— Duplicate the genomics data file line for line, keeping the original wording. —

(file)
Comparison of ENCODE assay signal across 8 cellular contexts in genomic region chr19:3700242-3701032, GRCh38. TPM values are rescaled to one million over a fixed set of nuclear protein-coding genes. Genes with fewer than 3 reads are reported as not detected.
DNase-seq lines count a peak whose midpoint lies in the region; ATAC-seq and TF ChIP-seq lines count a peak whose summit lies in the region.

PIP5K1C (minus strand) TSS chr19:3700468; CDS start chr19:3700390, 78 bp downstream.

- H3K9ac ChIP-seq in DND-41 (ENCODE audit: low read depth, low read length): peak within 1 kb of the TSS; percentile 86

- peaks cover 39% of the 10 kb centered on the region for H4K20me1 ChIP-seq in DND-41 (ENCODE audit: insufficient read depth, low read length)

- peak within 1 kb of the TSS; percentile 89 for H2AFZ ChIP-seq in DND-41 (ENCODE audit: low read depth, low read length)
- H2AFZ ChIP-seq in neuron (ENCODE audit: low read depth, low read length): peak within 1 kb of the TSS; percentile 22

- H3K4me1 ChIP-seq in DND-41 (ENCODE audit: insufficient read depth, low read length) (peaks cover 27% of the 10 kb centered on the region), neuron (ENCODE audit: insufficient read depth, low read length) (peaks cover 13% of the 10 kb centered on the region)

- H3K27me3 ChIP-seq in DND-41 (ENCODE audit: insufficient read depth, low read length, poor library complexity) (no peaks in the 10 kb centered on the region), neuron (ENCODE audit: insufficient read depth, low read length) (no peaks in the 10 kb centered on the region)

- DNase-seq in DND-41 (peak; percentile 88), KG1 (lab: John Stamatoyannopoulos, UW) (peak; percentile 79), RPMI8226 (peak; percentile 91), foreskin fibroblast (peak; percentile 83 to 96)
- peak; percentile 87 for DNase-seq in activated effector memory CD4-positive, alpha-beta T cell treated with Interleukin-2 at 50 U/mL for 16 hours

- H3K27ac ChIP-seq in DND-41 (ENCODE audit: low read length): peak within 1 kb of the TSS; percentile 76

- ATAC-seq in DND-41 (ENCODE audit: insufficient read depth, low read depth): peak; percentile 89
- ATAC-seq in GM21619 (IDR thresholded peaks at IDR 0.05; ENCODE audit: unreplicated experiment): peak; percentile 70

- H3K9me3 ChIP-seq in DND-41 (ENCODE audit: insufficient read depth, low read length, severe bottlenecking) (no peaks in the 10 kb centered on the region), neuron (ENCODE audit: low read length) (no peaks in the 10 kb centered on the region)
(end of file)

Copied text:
Comparison of ENCODE assay signal across 8 cellular contexts in genomic region chr19:3700242-3701032, GRCh38. TPM values are rescaled to one million over a fixed set of nuclear protein-coding genes. Genes with fewer than 3 reads are reported as not detected.
DNase-seq lines count a peak whose midpoint lies in the region; ATAC-seq and TF ChIP-seq lines count a peak whose summit lies in the region.

PIP5K1C (minus strand) TSS chr19:3700468; CDS start chr19:3700390, 78 bp downstream.

- H3K9ac ChIP-seq in DND-41 (ENCODE audit: low read depth, low read length): peak within 1 kb of the TSS; percentile 86

- peaks cover 39% of the 10 kb centered on the region for H4K20me1 ChIP-seq in DND-41 (ENCODE audit: insufficient read depth, low read length)

- peak within 1 kb of the TSS; percentile 89 for H2AFZ ChIP-seq in DND-41 (ENCODE audit: low read depth, low read length)
- H2AFZ ChIP-seq in neuron (ENCODE audit: low read depth, low read length): peak within 1 kb of the TSS; percentile 22

- H3K4me1 ChIP-seq in DND-41 (ENCODE audit: insufficient read depth, low read length) (peaks cover 27% of the 10 kb centered on the region), neuron (ENCODE audit: insufficient read depth, low read length) (peaks cover 13% of the 10 kb centered on the region)

- H3K27me3 ChIP-seq in DND-41 (ENCODE audit: insufficient read depth, low read length, poor library complexity) (no peaks in the 10 kb centered on the region), neuron (ENCODE audit: insufficient read depth, low read length) (no peaks in the 10 kb centered on the region)

- DNase-seq in DND-41 (peak; percentile 88), KG1 (lab: John Stamatoyannopoulos, UW) (peak; percentile 79), RPMI8226 (peak; percentile 91), foreskin fibroblast (peak; percentile 83 to 96)
- peak; percentile 87 for DNase-seq in activated effector memory CD4-positive, alpha-beta T cell treated with Interleukin-2 at 50 U/mL for 16 hours

- H3K27ac ChIP-seq in DND-41 (ENCODE audit: low read length): peak within 1 kb of the TSS; percentile 76

- ATAC-seq in DND-41 (ENCODE audit: insufficient read depth, low read depth): peak; percentile 89
- ATAC-seq in GM21619 (IDR thresholded peaks at IDR 0.05; ENCODE audit: unreplicated experiment): peak; percentile 70

- H3K9me3 ChIP-seq in DND-41 (ENCODE audit: insufficient read depth, low read length, severe bottlenecking) (no peaks in the 10 kb centered on the region), neuron (ENCODE audit: low read length) (no peaks in the 10 kb centered on the region)